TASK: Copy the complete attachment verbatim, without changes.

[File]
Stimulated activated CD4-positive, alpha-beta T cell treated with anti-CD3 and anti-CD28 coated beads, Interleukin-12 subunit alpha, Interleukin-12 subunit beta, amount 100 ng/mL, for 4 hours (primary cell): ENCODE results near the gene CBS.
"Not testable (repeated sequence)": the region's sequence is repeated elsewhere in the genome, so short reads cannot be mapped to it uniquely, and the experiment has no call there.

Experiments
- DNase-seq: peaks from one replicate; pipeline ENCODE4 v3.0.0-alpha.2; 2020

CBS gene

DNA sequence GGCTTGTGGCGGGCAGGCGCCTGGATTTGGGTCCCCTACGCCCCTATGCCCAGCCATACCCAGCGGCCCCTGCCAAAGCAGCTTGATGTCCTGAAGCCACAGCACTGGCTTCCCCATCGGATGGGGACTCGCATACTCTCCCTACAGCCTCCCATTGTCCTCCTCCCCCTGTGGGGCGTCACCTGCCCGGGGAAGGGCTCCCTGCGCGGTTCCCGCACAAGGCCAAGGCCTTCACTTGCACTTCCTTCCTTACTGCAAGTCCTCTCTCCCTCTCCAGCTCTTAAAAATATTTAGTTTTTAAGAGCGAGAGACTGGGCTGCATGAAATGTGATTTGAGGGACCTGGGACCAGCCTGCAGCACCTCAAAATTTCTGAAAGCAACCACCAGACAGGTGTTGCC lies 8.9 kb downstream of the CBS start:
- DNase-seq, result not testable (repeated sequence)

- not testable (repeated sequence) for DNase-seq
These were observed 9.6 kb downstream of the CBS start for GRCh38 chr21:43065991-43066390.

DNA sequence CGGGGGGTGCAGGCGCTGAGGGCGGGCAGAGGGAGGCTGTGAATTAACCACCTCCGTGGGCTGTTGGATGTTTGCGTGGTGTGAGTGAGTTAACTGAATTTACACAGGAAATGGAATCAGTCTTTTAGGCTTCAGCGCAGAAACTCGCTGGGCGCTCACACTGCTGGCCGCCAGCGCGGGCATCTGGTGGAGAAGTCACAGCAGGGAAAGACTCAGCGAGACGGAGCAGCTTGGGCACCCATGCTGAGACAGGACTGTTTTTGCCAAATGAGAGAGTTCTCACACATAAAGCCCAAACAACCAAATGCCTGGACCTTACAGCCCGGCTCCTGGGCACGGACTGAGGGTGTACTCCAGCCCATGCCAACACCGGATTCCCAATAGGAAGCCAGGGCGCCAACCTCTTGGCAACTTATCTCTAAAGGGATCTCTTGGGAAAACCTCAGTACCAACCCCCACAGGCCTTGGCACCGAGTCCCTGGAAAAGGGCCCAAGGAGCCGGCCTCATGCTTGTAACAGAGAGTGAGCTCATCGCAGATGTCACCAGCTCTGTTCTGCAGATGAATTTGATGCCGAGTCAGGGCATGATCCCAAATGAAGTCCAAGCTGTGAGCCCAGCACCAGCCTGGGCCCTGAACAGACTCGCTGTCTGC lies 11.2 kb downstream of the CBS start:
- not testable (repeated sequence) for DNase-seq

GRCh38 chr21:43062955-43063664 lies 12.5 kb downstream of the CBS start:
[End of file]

Stimulated activated CD4-positive, alpha-beta T cell treated with anti-CD3 and anti-CD28 coated beads, Interleukin-12 subunit alpha, Interleukin-12 subunit beta, amount 100 ng/mL, for 4 hours (primary cell): ENCODE results near the gene CBS.
"Not testable (repeated sequence)": the region's sequence is repeated elsewhere in the genome, so short reads cannot be mapped to it uniquely, and the experiment has no call there.

Experiments
- DNase-seq: peaks from one replicate; pipeline ENCODE4 v3.0.0-alpha.2; 2020

CBS gene

DNA sequence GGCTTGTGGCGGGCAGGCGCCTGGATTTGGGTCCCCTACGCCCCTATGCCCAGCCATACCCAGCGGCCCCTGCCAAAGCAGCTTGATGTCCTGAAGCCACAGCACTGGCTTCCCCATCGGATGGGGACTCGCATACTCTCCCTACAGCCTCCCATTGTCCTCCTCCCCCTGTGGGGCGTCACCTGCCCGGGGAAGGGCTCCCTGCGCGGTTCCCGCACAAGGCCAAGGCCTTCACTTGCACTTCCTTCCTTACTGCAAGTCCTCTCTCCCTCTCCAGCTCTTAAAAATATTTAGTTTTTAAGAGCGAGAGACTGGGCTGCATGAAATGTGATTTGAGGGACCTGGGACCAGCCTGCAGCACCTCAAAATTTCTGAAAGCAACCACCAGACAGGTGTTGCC lies 8.9 kb downstream of the CBS start:
- DNase-seq, result not testable (repeated sequence)

- not testable (repeated sequence) for DNase-seq
These were observed 9.6 kb downstream of the CBS start for GRCh38 chr21:43065991-43066390.

DNA sequence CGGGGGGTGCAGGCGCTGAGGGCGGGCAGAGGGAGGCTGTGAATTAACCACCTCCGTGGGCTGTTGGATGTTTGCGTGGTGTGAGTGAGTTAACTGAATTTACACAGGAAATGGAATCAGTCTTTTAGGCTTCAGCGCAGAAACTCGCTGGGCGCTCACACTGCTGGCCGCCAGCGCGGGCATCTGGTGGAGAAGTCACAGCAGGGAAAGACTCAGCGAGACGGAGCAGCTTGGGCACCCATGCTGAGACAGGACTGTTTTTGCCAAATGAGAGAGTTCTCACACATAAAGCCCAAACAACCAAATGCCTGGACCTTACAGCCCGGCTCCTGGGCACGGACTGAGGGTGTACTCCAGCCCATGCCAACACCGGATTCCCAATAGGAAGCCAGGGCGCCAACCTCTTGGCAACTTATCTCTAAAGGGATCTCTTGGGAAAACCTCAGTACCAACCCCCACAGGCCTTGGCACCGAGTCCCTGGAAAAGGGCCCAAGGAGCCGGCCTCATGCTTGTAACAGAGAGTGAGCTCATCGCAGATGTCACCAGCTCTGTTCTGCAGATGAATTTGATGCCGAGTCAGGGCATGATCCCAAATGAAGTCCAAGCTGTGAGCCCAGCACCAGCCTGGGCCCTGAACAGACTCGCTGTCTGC lies 11.2 kb downstream of the CBS start:
- not testable (repeated sequence) for DNase-seq

GRCh38 chr21:43062955-43063664 lies 12.5 kb downstream of the CBS start: